The second FDI category, infrastructure for extracting natural resources on land, includes the means for transporting minerals and metals such as gold, copper, diamonds and platinum directly to an export center. Africa possesses great mineral wealth, and lines that run from mine to railroad to port are vital for many African countries’ survival. The prominent producers of minerals and metals are Angola, the DRC, Mozambique, Nigeria, Botswana, Namibia, Zambia and South Africa, but investors also support exploration in Ethiopia, Somalia, Uganda, Ghana, Kenya and Mauritania. Mineral and metal export depends on railway links, and foreign investors provide the capital for this transport network, but only to connect the mines to the ports. There is no effort to build national, much less transnational, railways.

Still, the countries receiving the highest FDI inflows for minerals and metals extraction — the DRC, Botswana and Namibia — barely compare to countries receiving FDI for oil and natural gas production. The fastest, most recent growth in FDI for petroleum extraction on land has occurred in landlocked Chad and Sudan, which have received $700 million and a whopping $3.5 billion respectively in FDI. (The latter sum came mainly from China).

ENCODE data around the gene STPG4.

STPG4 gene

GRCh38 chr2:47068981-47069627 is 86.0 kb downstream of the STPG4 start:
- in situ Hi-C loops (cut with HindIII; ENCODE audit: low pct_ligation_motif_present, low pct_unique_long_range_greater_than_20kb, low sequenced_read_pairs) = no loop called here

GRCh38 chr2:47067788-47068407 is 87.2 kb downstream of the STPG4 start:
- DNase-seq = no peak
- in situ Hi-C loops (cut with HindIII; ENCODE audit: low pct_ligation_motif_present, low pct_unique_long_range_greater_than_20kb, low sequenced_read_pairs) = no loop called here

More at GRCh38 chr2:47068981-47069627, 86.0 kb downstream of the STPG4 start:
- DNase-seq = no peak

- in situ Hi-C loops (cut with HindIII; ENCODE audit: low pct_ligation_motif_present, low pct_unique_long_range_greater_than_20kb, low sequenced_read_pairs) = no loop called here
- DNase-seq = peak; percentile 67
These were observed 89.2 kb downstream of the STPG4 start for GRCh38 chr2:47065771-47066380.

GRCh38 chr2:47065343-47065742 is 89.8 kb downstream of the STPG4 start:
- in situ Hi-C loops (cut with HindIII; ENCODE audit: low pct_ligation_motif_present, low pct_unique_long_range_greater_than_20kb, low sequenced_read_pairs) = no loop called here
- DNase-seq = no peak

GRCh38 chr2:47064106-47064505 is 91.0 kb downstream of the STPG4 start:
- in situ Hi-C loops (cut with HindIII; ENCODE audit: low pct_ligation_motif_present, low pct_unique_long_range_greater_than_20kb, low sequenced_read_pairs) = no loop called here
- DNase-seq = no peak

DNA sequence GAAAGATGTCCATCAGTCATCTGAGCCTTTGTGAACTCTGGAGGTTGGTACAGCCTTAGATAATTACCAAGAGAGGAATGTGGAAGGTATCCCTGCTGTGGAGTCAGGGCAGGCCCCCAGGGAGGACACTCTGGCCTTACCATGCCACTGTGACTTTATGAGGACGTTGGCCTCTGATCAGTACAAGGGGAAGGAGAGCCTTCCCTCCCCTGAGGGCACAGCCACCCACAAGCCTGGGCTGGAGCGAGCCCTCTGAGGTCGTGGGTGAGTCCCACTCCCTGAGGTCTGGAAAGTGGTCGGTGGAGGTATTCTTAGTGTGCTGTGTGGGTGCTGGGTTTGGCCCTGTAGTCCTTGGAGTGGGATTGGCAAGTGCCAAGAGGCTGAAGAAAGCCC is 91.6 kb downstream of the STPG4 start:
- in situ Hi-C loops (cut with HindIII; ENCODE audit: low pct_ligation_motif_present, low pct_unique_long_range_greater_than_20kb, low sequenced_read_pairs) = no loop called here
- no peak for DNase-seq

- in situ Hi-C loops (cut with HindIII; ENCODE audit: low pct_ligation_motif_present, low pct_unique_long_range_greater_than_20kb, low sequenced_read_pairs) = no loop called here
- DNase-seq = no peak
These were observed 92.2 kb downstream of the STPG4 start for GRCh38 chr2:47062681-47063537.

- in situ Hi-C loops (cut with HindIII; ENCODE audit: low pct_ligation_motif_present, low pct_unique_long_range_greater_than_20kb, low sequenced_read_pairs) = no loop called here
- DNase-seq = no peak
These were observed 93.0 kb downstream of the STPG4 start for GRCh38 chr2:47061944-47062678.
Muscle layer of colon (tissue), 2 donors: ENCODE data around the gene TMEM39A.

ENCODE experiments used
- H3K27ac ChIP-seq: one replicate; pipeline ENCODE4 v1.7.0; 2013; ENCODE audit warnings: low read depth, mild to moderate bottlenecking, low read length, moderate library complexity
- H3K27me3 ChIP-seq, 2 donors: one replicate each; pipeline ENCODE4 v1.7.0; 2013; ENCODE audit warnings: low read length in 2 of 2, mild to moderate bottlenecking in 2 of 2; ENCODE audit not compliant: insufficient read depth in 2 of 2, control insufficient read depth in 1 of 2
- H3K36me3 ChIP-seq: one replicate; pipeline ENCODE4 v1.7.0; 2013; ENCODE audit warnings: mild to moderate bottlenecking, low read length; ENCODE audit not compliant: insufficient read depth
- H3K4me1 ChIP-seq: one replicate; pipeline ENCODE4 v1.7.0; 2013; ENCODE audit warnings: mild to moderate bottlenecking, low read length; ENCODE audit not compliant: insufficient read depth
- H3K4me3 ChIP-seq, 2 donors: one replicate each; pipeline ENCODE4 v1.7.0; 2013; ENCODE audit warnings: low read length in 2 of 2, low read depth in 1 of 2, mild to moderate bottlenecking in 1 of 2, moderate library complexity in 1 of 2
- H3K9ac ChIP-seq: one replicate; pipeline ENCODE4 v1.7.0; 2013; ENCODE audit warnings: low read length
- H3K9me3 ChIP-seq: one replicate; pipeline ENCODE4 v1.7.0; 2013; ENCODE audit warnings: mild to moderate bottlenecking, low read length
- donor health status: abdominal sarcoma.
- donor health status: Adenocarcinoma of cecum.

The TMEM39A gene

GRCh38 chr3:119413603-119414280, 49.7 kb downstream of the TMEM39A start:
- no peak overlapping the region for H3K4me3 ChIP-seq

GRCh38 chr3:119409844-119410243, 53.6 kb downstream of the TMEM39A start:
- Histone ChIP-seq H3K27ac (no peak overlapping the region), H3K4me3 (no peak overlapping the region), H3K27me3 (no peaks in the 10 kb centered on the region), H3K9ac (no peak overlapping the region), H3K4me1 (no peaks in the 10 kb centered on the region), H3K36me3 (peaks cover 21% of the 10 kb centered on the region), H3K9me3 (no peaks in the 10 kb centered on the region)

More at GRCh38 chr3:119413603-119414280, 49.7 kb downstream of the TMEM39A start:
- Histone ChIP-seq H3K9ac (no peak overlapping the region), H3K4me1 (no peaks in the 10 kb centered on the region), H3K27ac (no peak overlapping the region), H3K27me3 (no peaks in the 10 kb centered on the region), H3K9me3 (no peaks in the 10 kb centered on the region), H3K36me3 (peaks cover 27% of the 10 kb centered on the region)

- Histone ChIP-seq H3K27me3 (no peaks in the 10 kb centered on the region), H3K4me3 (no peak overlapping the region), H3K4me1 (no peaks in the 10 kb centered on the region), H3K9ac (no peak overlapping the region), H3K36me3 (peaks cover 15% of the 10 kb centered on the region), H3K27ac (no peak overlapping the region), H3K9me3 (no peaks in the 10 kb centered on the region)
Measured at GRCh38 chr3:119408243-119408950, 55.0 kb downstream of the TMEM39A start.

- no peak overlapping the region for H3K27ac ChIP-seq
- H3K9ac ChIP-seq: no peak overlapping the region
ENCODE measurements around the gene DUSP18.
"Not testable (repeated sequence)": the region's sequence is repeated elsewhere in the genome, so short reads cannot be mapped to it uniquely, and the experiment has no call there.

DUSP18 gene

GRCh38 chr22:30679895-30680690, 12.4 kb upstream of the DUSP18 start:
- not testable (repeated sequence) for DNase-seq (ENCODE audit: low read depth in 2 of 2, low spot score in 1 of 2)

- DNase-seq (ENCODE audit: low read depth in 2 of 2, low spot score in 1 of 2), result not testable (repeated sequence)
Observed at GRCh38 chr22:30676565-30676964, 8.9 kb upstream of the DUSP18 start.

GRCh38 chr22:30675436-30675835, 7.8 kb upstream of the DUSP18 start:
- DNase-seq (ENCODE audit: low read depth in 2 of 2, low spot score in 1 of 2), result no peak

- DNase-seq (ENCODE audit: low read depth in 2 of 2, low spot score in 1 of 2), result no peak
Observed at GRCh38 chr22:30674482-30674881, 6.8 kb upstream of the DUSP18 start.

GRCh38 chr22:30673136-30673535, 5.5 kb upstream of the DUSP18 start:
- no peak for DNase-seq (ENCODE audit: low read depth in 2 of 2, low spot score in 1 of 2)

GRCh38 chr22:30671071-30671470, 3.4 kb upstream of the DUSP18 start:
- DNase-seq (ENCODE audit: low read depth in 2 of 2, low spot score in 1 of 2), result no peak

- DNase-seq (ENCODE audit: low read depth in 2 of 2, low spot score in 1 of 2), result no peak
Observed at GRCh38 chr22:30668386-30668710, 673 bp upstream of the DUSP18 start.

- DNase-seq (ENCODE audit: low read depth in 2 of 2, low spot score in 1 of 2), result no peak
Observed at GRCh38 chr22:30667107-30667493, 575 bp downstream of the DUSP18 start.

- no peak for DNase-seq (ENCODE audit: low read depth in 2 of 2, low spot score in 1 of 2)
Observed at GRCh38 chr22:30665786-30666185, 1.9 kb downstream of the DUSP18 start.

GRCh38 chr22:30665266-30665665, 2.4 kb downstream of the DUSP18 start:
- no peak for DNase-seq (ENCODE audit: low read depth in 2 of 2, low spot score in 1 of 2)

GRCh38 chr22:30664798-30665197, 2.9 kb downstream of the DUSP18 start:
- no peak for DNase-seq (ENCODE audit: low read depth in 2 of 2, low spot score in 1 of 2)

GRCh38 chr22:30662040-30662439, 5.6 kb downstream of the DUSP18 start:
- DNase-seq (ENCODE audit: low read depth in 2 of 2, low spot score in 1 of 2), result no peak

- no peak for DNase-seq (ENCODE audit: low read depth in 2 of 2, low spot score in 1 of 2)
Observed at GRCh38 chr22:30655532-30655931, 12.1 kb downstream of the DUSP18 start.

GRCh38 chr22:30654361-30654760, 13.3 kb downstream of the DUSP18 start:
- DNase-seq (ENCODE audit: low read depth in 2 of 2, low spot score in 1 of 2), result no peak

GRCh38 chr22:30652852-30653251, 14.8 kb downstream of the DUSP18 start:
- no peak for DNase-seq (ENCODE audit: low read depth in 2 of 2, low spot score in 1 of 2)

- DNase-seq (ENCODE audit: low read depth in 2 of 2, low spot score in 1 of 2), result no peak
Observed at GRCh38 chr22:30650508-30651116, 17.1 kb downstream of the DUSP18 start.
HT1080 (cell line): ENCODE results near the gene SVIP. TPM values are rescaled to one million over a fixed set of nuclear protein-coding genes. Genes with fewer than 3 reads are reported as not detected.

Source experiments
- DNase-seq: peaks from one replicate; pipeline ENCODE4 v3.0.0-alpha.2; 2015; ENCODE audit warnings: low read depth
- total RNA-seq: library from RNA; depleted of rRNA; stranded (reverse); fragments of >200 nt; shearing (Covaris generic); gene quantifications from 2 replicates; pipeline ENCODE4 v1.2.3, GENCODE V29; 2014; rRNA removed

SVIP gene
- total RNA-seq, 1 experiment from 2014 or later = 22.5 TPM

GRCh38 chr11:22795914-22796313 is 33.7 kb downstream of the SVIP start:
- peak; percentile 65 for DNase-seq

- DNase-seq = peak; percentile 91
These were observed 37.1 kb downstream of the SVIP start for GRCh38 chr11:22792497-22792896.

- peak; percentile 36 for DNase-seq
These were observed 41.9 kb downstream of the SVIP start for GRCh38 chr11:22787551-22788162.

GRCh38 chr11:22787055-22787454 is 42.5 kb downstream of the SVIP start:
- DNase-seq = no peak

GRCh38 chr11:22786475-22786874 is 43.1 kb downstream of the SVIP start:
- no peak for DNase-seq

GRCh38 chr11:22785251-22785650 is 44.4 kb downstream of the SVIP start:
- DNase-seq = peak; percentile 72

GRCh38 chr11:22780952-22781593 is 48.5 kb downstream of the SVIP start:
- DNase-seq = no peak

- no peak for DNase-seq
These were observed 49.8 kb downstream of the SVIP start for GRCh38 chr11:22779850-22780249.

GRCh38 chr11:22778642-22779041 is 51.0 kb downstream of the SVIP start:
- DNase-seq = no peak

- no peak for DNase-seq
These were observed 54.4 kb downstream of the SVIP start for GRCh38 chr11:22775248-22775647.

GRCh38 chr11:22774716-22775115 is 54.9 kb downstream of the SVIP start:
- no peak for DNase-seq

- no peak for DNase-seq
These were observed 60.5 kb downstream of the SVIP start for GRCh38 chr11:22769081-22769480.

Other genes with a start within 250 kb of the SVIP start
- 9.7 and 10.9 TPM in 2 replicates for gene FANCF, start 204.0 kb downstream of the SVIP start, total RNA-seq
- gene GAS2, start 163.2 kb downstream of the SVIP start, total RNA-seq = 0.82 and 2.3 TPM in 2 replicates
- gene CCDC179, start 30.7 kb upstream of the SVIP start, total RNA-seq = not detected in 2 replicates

The third and most profitable category of FDI goes into offshore drilling in oil and natural gas fields belonging to Angola, Nigeria, Cameroon, Equatorial Guinea, Congo and Gabon. In Nigeria, for instance, 79 percent of the country’s FDI, or about $4 billion, goes to petroleum projects. In Equatorial Guinea and Angola, the vast majority of their respective $1.6 billion and $1 billion total FDI inflows go to offshore drilling. Investors make big returns on these investments, in part because of the relative scarcity of fossil fuels, but also for political reasons….”

This entry was posted on Monday, July 21st, 2008 at 12:26 pm and is filed under Algeria, Angola, Chad, Democratic Republic of Congo, Nigeria, South Africa, Tanzania, Uganda.  You can follow any responses to this entry through the RSS 2.0 feed.  You can leave a response, or trackback from your own site. 

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Wildcats & Black Sheep is a personal interest blog dedicated to the identification and evaluation of maverick investment opportunities arising in frontier - and, what some may consider to be, “rogue” or “black sheep” - markets around the world.